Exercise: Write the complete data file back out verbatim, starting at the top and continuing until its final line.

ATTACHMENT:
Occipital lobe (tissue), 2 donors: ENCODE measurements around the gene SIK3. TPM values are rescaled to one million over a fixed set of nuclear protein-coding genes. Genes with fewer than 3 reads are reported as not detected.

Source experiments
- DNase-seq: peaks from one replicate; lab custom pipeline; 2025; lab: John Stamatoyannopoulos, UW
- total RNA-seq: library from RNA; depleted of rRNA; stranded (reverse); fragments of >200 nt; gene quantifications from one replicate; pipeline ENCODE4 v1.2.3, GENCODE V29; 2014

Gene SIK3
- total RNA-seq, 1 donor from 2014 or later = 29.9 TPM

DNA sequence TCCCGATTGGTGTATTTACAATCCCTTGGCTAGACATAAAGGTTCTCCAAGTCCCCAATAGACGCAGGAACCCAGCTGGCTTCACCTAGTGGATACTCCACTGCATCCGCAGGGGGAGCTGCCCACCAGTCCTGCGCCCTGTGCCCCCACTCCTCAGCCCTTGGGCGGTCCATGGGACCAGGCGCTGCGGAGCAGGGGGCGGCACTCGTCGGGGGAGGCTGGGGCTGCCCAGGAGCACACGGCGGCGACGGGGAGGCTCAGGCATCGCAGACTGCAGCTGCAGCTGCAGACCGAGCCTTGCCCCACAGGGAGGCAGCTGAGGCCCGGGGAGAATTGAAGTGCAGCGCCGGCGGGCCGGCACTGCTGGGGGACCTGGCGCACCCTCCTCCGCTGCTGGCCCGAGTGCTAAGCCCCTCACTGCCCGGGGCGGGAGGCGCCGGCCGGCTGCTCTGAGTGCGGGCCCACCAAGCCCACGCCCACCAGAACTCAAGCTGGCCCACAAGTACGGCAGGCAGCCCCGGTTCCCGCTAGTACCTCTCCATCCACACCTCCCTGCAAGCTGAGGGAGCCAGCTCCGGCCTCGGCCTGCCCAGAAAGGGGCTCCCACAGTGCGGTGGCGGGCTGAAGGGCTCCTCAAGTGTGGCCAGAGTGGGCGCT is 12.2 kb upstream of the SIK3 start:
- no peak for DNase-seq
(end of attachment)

Occipital lobe (tissue), 2 donors: ENCODE measurements around the gene SIK3. TPM values are rescaled to one million over a fixed set of nuclear protein-coding genes. Genes with fewer than 3 reads are reported as not detected.

Source experiments
- DNase-seq: peaks from one replicate; lab custom pipeline; 2025; lab: John Stamatoyannopoulos, UW
- total RNA-seq: library from RNA; depleted of rRNA; stranded (reverse); fragments of >200 nt; gene quantifications from one replicate; pipeline ENCODE4 v1.2.3, GENCODE V29; 2014

Gene SIK3
- total RNA-seq, 1 donor from 2014 or later = 29.9 TPM

DNA sequence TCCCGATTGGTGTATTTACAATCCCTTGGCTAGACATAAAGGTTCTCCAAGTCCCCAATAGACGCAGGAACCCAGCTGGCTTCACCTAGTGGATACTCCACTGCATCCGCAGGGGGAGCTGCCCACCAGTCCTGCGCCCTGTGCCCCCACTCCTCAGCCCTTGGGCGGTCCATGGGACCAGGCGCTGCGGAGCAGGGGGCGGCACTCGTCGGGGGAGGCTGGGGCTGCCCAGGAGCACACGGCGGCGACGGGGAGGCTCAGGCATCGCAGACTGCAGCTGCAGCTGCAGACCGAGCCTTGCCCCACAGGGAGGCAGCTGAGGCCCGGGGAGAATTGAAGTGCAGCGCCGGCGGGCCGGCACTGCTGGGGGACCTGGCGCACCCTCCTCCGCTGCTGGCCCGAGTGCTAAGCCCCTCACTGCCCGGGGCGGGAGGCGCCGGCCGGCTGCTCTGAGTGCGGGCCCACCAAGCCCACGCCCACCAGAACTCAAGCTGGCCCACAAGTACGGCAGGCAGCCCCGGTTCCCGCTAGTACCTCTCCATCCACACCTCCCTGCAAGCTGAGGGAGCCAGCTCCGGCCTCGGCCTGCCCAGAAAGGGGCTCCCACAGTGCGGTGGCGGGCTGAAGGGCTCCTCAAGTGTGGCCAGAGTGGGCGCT is 12.2 kb upstream of the SIK3 start:
- no peak for DNase-seq